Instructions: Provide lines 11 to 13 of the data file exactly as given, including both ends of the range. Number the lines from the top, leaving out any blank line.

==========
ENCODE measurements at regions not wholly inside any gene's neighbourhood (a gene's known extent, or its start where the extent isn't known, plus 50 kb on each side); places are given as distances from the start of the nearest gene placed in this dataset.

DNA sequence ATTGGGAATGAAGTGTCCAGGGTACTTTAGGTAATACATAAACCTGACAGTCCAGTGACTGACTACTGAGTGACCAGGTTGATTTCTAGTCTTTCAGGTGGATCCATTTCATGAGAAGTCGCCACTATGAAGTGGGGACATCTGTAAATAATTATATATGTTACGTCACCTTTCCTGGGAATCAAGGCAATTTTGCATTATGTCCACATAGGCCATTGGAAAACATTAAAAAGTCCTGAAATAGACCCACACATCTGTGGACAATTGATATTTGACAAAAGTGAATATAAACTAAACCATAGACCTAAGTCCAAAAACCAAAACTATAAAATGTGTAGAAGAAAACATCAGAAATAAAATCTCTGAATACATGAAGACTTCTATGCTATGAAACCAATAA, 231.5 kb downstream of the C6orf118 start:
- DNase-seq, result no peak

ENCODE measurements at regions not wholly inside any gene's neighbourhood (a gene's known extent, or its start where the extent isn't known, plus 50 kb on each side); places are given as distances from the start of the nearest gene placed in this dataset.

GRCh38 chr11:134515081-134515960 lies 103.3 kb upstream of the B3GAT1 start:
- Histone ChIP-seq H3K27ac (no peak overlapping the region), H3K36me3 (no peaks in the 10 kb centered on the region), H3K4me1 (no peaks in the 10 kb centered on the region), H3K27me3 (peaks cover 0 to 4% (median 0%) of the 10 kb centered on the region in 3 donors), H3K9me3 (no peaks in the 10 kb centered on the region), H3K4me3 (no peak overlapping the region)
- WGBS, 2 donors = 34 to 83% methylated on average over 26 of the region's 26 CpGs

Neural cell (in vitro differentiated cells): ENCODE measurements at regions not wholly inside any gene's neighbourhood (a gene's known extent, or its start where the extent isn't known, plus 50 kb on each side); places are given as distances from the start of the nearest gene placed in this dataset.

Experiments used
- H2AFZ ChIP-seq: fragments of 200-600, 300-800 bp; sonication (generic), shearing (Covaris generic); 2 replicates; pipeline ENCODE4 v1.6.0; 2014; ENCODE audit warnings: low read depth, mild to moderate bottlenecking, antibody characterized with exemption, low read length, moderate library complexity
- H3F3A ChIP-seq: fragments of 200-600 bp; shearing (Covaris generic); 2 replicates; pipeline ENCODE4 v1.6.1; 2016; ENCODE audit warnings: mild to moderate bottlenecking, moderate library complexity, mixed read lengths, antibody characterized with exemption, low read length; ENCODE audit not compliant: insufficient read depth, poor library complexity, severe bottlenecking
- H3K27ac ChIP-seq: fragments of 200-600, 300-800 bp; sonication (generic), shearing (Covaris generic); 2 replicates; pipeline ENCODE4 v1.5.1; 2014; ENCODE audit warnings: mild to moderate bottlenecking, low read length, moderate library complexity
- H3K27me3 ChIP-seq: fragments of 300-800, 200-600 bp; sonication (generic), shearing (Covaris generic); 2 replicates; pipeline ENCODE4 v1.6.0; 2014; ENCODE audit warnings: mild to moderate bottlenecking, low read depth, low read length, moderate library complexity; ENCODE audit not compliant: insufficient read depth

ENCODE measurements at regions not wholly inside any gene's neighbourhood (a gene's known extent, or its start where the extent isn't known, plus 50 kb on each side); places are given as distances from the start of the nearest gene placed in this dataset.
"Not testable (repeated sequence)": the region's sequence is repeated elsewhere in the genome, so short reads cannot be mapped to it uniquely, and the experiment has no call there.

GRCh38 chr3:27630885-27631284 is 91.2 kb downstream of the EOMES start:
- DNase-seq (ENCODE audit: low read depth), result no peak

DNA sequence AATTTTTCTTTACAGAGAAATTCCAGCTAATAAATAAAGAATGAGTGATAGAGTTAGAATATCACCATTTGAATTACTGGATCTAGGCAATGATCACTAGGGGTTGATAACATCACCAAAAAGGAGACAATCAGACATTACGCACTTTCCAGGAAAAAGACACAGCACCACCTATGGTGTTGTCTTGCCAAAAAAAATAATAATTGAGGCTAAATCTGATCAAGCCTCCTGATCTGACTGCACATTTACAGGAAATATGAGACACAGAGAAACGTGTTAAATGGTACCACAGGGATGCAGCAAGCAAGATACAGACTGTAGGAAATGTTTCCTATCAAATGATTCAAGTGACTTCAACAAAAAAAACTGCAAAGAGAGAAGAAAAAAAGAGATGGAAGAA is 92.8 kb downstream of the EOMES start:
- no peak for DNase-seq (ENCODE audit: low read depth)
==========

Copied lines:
- H3F3A ChIP-seq: fragments of 200-600 bp; shearing (Covaris generic); 2 replicates; pipeline ENCODE4 v1.6.1; 2016; ENCODE audit warnings: mild to moderate bottlenecking, moderate library complexity, mixed read lengths, antibody characterized with exemption, low read length; ENCODE audit not compliant: insufficient read depth, poor library complexity, severe bottlenecking
- H3K27ac ChIP-seq: fragments of 200-600, 300-800 bp; sonication (generic), shearing (Covaris generic); 2 replicates; pipeline ENCODE4 v1.5.1; 2014; ENCODE audit warnings: mild to moderate bottlenecking, low read length, moderate library complexity
- H3K27me3 ChIP-seq: fragments of 300-800, 200-600 bp; sonication (generic), shearing (Covaris generic); 2 replicates; pipeline ENCODE4 v1.6.0; 2014; ENCODE audit warnings: mild to moderate bottlenecking, low read depth, low read length, moderate library complexity; ENCODE audit not compliant: insufficient read depth